MARTIN: Have you had difficulty finding employment since?

Ms. BROWNE SANDERS: I - yes, I did. I had a tremendous amount of difficulty finding employment.

MARTIN: Do you think it's related to your complaint against Thomas and the Knicks?

Ms. BROWNE SANDERS: Oh, I'm sure it was. And I think what people are left with is the question, you know, of what happened. And during this whole process, I really wasn't able to speak freely about what had happened. So when you have a new employer, of course, you kind of want to know, what's this person about? What in the world happened here? And when you can't speak to it, it's very hard to get a job, really, kind of sight unseen.

MARTIN: Do you think that you were blacklisted, or do you think it's more a question of there being questions about why you left such a senior and prominent position so quickly?

Ms. BROWNE SANDERS: Well, you know, there were people I called that I didn't hear back from. But I will say, in light of that, I was offered a job with a man of incredible courage, and that's Warde Manuel of the University at Buffalo. And he knew me and was willing to hire me. And the university really made a loud statement by saying we would like her here, we respect her, and we want her as part of the University of Buffalo community.

MARTIN: And is that what you're doing now?

Ms. BROWNE SANDERS: Yes, I am.

MARTIN: And, of course, I - it has to be said that Isiah Thomas vehemently denies these charges. Even after the verdict he, you know, insists that he is innocent, and he insist that he will eventually be vindicated. And he does plan to appeal. And what is your response to that?

Ms. BROWNE SANDERS: You know, a jury of our peers made a decision and spoke loud and clear. We both had opportunities to present our stories, and we did. And my story was very consistent.

MARTIN: And finally, what would you like people to draw from this whole experience?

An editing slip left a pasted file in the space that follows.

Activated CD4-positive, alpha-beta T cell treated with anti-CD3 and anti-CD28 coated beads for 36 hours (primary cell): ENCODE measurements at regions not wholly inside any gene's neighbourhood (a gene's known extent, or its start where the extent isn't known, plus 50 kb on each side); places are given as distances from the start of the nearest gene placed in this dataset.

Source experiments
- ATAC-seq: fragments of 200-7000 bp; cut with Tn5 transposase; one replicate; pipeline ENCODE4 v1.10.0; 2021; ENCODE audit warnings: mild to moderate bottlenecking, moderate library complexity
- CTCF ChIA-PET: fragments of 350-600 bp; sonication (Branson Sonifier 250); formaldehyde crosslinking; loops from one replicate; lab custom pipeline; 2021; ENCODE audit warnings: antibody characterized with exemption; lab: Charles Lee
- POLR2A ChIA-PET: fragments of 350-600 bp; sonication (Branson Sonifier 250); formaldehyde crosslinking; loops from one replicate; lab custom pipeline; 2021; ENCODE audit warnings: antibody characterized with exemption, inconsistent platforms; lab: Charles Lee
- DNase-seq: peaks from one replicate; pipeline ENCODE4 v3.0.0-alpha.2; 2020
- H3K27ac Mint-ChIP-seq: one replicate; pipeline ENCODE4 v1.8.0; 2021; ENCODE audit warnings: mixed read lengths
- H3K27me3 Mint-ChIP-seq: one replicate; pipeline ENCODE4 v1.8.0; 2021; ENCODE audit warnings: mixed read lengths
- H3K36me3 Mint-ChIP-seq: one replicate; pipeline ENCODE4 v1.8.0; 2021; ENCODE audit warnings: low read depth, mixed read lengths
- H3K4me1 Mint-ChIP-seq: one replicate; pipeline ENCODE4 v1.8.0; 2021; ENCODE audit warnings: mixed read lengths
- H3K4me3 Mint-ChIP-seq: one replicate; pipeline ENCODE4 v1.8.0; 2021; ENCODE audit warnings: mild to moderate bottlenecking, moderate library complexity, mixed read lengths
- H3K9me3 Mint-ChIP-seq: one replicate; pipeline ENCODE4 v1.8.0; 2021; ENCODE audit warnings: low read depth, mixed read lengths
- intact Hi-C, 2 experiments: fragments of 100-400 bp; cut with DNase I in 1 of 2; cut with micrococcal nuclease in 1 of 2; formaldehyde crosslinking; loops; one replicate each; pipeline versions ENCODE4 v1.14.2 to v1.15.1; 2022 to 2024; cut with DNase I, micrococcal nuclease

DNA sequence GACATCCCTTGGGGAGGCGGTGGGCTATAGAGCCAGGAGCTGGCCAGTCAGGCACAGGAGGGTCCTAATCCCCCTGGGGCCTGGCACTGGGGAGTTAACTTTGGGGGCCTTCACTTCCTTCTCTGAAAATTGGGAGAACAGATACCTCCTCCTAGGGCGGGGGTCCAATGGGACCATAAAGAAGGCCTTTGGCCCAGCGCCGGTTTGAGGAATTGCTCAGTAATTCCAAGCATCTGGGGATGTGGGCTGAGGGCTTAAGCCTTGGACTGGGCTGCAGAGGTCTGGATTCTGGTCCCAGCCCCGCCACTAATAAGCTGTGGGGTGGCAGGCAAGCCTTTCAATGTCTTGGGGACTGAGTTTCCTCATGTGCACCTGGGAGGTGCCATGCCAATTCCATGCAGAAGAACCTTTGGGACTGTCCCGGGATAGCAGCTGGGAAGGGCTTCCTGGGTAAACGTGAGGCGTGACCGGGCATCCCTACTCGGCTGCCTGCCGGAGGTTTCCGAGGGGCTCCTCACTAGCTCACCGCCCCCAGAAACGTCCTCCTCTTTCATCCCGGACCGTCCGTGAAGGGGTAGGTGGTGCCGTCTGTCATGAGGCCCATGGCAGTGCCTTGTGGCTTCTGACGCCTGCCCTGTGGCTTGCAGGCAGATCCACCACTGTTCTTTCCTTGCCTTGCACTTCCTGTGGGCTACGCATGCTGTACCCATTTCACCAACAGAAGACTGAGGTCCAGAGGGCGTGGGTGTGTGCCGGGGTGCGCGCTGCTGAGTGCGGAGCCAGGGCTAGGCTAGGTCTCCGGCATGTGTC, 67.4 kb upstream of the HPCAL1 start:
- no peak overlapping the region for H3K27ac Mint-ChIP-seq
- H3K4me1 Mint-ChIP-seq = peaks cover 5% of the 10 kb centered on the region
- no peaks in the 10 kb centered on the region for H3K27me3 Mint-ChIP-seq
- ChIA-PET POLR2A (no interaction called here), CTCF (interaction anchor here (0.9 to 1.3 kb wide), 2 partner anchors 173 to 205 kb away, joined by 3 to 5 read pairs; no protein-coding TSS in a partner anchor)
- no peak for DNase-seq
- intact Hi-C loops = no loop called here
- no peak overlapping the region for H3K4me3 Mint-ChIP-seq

Ms. BROWNE SANDERS: Just the fact is that this exists in many other places across a variety of industries. And I think women need to be able to speak freely without the fear of retaliation, which is exactly what happened here. You know, I feel like my story speaks to the importance of being able to get up in the morning - every woman - get up in the morning and go to work, and feel that you're going to be treated respectfully in the workplace.

MARTIN: Well, thank you for speaking with us.

Ms. BROWNE SANDERS: Thank you for having me. I appreciate it.

MARTIN: Anucha Browne Sanders recently won her sexual harassment lawsuit against New York Knicks coach Isiah Thomas. She joined us on the phone from New York. Thank you so much for speaking with us.

Ms. BROWNE SANDERS: Appreciate it. Thank you.

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Jury Awards $11.6 Million to Ex-Knicks Executive

Isiah Thomas

hide captionNew York Knicks head coach Isiah Thomas looks on during a game in a photo from December 2006. Thomas and Madison Square Garden were found guilty Oct. 2, 2007, in a sexual harassment suit brought by a former Knicks executive.

Chris Trotman/Getty Images

A federal jury has found that a former executive of the New York Knicks was sexually harassed by her bosses, including coach Isiah Thomas. Anucha Browne Sanders will receive $11.6 million dollars in compensatory and punitive damages from Madison Square Garden, her former employer.

Browne Sanders was once the Knicks' vice president of marketing and business operations. She testified that she was repeatedly cursed at and hit on. Thomas denied cursing at Browne Sanders but said he cursed around her. In a deposition, Thomas said that a white man calling a black woman a "bitch" was worse than a black man doing the same. A season ticket holder testified that he saw Thomas put his arm around Browne Sanders and compliment her appearance, causing Sanders to grow uncomfortable.

Thomas was not found liable for punitive damages after the trial, but the jury decided that he had harassed Browne Sanders, herself a former college basketball star.

"I'm innocent, I'm very innocent, and I did not do the things she has accused me in this courtroom of doing," Thomas said after the decision. "I'm extremely disappointed that the jury did not see the facts in this case."

Browne Sanders said hers was a victory for all working women.

The case has reflected rather disastrously on James Dolan, the billionaire CEO of Cablevision, which owns the Knicks. In a videotaped deposition that was played at the trial, Dolan sat slumped in a chair wearing a black crewneck shirt with the sleeves pushed up. His demeanor and answers may have seemed flippant to the jurors.

Laughing off this case may have been Madison Square Garden's undoing. Cablevision is valued by the stock market to be worth more than $10 billion. When Browne Sanders left the Garden, she offered to drop her suit for $6 million. She was rebuffed.

The Knicks haven't had a winning record in seven years, but the loss they suffered Tuesday can't be undone with draft picks or clever trades, though the Garden does vow to appeal.